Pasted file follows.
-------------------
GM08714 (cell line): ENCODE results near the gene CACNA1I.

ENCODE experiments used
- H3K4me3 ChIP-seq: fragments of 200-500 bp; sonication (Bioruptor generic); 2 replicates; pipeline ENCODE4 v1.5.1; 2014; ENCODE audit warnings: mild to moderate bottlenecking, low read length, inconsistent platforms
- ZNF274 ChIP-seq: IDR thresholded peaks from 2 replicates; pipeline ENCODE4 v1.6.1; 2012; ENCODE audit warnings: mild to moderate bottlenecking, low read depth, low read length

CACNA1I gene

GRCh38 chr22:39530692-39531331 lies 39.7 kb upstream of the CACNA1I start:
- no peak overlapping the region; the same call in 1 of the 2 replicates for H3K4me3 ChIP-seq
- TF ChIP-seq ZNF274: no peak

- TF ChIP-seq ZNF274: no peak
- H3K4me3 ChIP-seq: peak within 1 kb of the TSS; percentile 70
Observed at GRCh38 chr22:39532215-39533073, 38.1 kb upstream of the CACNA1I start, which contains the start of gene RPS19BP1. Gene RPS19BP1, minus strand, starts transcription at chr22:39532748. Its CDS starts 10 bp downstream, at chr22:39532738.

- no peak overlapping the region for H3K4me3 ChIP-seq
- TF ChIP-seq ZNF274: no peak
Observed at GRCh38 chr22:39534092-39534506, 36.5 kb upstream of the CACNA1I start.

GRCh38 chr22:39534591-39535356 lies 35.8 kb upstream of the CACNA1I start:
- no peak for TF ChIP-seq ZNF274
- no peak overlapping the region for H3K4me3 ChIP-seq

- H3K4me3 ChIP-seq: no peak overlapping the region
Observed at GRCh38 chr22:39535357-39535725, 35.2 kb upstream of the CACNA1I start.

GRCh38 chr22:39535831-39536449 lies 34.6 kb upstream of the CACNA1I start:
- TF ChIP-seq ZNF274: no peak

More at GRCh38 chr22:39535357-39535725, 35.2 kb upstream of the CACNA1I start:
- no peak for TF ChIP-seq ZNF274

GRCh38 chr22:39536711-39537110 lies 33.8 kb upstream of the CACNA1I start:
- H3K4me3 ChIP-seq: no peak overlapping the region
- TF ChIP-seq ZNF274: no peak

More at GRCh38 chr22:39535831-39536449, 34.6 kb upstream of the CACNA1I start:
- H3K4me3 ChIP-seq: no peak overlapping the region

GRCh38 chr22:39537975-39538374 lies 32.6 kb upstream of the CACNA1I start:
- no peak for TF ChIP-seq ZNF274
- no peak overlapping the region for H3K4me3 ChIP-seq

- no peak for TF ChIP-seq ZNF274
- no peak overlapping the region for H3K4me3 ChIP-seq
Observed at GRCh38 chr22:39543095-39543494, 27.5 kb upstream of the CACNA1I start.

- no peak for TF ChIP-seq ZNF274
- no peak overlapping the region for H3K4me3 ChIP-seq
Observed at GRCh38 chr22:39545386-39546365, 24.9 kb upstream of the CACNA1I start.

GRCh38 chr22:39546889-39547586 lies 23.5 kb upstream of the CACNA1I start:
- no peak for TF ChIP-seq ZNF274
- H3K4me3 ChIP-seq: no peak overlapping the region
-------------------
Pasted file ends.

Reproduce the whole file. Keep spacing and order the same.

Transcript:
GM08714 (cell line): ENCODE results near the gene CACNA1I.

ENCODE experiments used
- H3K4me3 ChIP-seq: fragments of 200-500 bp; sonication (Bioruptor generic); 2 replicates; pipeline ENCODE4 v1.5.1; 2014; ENCODE audit warnings: mild to moderate bottlenecking, low read length, inconsistent platforms
- ZNF274 ChIP-seq: IDR thresholded peaks from 2 replicates; pipeline ENCODE4 v1.6.1; 2012; ENCODE audit warnings: mild to moderate bottlenecking, low read depth, low read length

CACNA1I gene

GRCh38 chr22:39530692-39531331 lies 39.7 kb upstream of the CACNA1I start:
- no peak overlapping the region; the same call in 1 of the 2 replicates for H3K4me3 ChIP-seq
- TF ChIP-seq ZNF274: no peak

- TF ChIP-seq ZNF274: no peak
- H3K4me3 ChIP-seq: peak within 1 kb of the TSS; percentile 70
Observed at GRCh38 chr22:39532215-39533073, 38.1 kb upstream of the CACNA1I start, which contains the start of gene RPS19BP1. Gene RPS19BP1, minus strand, starts transcription at chr22:39532748. Its CDS starts 10 bp downstream, at chr22:39532738.

- no peak overlapping the region for H3K4me3 ChIP-seq
- TF ChIP-seq ZNF274: no peak
Observed at GRCh38 chr22:39534092-39534506, 36.5 kb upstream of the CACNA1I start.

GRCh38 chr22:39534591-39535356 lies 35.8 kb upstream of the CACNA1I start:
- no peak for TF ChIP-seq ZNF274
- no peak overlapping the region for H3K4me3 ChIP-seq

- H3K4me3 ChIP-seq: no peak overlapping the region
Observed at GRCh38 chr22:39535357-39535725, 35.2 kb upstream of the CACNA1I start.

GRCh38 chr22:39535831-39536449 lies 34.6 kb upstream of the CACNA1I start:
- TF ChIP-seq ZNF274: no peak

More at GRCh38 chr22:39535357-39535725, 35.2 kb upstream of the CACNA1I start:
- no peak for TF ChIP-seq ZNF274

GRCh38 chr22:39536711-39537110 lies 33.8 kb upstream of the CACNA1I start:
- H3K4me3 ChIP-seq: no peak overlapping the region
- TF ChIP-seq ZNF274: no peak

More at GRCh38 chr22:39535831-39536449, 34.6 kb upstream of the CACNA1I start:
- H3K4me3 ChIP-seq: no peak overlapping the region

GRCh38 chr22:39537975-39538374 lies 32.6 kb upstream of the CACNA1I start:
- no peak for TF ChIP-seq ZNF274
- no peak overlapping the region for H3K4me3 ChIP-seq

- no peak for TF ChIP-seq ZNF274
- no peak overlapping the region for H3K4me3 ChIP-seq
Observed at GRCh38 chr22:39543095-39543494, 27.5 kb upstream of the CACNA1I start.

- no peak for TF ChIP-seq ZNF274
- no peak overlapping the region for H3K4me3 ChIP-seq
Observed at GRCh38 chr22:39545386-39546365, 24.9 kb upstream of the CACNA1I start.

GRCh38 chr22:39546889-39547586 lies 23.5 kb upstream of the CACNA1I start:
- no peak for TF ChIP-seq ZNF274
- H3K4me3 ChIP-seq: no peak overlapping the region